Justin Trudeau invokes his father constantly, but he’s almost nothing like him. John Geddes explains
Much as Justin Trudeau likes to show off how he handles himself in the ring, his best punch couldn’t possibly sting a Conservative or New Democrat as sharply as the gentle dip of his paddle into the Bow River. To his adversaries, who tend to be acutely irritated by any reminder of Trudeau’s pedigree, his most galling photo op of the 2015 campaign so far had to be his solo canoe trip on the river that runs through Calgary.
It was the day of the leaders’ economic-policy debate staged in the oil capital, which meant Stephen Harper and Tom Mulcair would have to face their Liberal rival that evening with the widely disseminated image of him—plainly conjuring memories of his famous canoeing father emerging out of the river’s morning mist—fresh in their minds.
Drag the button in the centre of each image to see more of the two scenes.
Jonathan Hayward/CP and Doug Ball/CP
That sort of Trudeau-redux imagery drives his detractors crazy. Their hostility toward Pierre Elliott Trudeau runs deep. Harper has written about how he was drawn into Conservative politics in the first place by Alberta’s angry reaction to Trudeau’s 1980 National Energy Program. Mulcair has spoken repeatedly—most recently this week during the leaders’ debate on foreign policy—against the senior Trudeau’s use of the War Measures Act to suspend civil liberties in Quebec in 1970.
In fact, Mulcair’s latest bitter reference to the October Crisis set off Justin Trudeau’s most impassioned public defence of his dad to date. “Let me say very clearly: I am incredibly proud to be Pierre Elliott Trudeau’s son,” he fired back from the stage at Toronto’s Roy Thomson Hall. If he seemed primed to let loose about his father, he soon explained why. “It’s quite emotional for me to be able to talk about him, because it was 15 years ago tonight that he passed away, on Sept. 28, 2000.”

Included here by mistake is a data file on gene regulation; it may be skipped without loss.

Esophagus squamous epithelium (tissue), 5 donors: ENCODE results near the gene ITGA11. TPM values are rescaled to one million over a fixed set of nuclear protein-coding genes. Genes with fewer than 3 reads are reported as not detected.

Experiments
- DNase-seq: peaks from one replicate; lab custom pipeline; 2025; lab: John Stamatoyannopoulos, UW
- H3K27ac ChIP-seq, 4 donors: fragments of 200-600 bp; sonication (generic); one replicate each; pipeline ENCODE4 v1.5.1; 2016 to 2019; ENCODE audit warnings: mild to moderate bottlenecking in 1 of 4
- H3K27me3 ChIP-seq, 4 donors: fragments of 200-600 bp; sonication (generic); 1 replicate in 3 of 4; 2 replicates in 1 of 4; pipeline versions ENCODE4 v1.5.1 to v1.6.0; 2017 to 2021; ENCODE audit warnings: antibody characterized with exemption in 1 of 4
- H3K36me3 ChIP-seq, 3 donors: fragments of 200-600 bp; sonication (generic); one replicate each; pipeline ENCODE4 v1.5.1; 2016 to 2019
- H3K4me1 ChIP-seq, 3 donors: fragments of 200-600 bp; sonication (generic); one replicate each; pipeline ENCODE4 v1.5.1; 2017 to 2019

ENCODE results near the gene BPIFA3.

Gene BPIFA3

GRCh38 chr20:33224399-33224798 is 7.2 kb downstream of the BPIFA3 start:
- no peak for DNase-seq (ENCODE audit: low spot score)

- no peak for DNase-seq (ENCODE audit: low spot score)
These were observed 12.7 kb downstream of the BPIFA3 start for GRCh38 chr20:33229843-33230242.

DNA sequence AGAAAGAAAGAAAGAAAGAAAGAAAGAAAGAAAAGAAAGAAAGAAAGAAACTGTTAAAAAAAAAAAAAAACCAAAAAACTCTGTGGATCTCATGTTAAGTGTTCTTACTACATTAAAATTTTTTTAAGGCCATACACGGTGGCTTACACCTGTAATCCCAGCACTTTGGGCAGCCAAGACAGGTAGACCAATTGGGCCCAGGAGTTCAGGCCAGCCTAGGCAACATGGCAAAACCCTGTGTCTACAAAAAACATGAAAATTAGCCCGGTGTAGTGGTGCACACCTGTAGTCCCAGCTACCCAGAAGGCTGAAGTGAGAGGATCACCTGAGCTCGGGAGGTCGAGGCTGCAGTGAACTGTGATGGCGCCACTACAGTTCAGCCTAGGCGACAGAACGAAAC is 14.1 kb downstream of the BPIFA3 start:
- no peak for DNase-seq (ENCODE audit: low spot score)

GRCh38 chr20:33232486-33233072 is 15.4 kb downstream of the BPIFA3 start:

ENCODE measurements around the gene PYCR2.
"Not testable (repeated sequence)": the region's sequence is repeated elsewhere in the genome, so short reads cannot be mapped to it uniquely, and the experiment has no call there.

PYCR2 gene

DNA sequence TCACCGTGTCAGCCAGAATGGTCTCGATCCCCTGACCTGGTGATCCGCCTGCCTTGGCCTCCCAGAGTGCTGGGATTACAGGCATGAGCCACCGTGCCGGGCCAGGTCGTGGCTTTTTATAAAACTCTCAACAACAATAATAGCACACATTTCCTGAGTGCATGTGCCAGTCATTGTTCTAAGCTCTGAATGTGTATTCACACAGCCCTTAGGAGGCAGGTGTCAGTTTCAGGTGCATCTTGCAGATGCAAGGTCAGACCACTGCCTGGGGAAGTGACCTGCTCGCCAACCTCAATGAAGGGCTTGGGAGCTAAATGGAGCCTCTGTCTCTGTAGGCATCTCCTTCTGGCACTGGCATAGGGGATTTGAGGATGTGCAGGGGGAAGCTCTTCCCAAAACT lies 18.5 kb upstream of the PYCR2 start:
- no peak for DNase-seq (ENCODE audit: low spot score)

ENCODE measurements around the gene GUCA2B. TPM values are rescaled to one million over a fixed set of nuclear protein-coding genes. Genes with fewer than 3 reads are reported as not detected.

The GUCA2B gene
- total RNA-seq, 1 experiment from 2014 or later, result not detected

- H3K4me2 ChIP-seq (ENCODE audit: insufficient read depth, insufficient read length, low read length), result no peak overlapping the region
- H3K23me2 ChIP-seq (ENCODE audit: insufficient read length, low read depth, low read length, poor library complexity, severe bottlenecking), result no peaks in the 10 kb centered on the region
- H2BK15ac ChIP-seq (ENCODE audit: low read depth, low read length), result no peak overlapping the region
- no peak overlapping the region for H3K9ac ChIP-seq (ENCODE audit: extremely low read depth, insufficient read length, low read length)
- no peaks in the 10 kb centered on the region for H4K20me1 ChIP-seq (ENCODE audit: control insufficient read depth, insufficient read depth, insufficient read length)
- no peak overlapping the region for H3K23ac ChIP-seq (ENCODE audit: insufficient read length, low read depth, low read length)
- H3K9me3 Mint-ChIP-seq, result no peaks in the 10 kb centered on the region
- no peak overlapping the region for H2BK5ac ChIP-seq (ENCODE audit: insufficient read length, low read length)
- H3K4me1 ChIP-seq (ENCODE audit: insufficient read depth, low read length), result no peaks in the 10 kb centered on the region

It would be a mistake, of course, to imagine this is all about pure critiques of Pierre Trudeau’s record, whether on the streets of Montreal in 1970 or in the oil patch a decade later. There’s something more viscerally personal at play here, too. Harper and Mulcair both pride themselves on having risen from modest backgrounds, and they overtly ask voters to identify with them on that basis. Justin Trudeau is the extreme opposite sort of politician: a scion.
Steve Russell/Toronto Star/Getty Images and Don Dutton/Toronto Public Library
Yet the son-of-Pierre role was a part he was unwilling to play until less than a decade ago. In the campaign-ready autobiography he published last year, Common Ground, Trudeau writes of his long “battle to convince myself and others that I was my own person.” Up until his involvement in the 2006 Liberal leadership race, he says his late father’s memory stood as “a reason for me to avoid entering the political arena.”
His reluctance evaporated as he backed Gerard Kennedy’s bid to lead the Liberals. Trudeau evidently discovered something about himself in the process. So did others who watched him. The way he clicked with delegates he attracted like groupies at the party’s Montreal leadership convention that year was a first glimpse of how Trudeau could parlay mere name recognition into a much rarer thing: the illusion that fleeting contact with a star is both welcomed and somehow meaningful. “I was surprised and enthused by the response I got from party members on the convention floor,” he writes.
The son-of-Pierre role was one Justin Trudeau was unwilling to play until less than a decade ago.